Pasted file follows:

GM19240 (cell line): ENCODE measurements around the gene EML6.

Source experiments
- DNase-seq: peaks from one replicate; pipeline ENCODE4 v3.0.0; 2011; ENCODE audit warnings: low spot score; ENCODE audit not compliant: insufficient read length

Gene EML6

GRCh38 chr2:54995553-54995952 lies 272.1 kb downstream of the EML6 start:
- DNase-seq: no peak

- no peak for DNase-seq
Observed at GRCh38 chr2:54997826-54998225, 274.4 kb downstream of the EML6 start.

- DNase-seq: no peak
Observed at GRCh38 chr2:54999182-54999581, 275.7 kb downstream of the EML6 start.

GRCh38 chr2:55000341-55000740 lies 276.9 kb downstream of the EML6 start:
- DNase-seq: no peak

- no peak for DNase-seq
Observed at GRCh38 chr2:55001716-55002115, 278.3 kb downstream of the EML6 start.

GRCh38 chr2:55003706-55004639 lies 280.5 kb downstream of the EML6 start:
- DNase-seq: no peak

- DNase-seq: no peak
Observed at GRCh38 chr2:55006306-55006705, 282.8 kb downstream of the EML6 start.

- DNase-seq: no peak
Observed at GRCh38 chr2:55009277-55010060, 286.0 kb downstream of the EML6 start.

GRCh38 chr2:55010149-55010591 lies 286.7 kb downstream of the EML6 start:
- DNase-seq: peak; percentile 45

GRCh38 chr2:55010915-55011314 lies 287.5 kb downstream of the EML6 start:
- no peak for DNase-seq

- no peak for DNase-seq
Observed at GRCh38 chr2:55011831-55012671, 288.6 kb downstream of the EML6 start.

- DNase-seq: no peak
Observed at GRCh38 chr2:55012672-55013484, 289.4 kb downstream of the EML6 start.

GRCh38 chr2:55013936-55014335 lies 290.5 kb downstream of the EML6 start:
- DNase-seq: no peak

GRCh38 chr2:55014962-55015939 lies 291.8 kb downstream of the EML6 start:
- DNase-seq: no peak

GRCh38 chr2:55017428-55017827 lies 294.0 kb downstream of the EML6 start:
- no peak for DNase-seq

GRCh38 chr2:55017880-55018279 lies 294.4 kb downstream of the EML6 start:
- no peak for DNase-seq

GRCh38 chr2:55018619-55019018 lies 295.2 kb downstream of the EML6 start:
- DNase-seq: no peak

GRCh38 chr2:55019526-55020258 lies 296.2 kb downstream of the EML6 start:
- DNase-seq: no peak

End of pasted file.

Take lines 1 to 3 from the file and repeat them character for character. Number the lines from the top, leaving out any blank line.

GM19240 (cell line): ENCODE measurements around the gene EML6.

Source experiments
- DNase-seq: peaks from one replicate; pipeline ENCODE4 v3.0.0; 2011; ENCODE audit warnings: low spot score; ENCODE audit not compliant: insufficient read length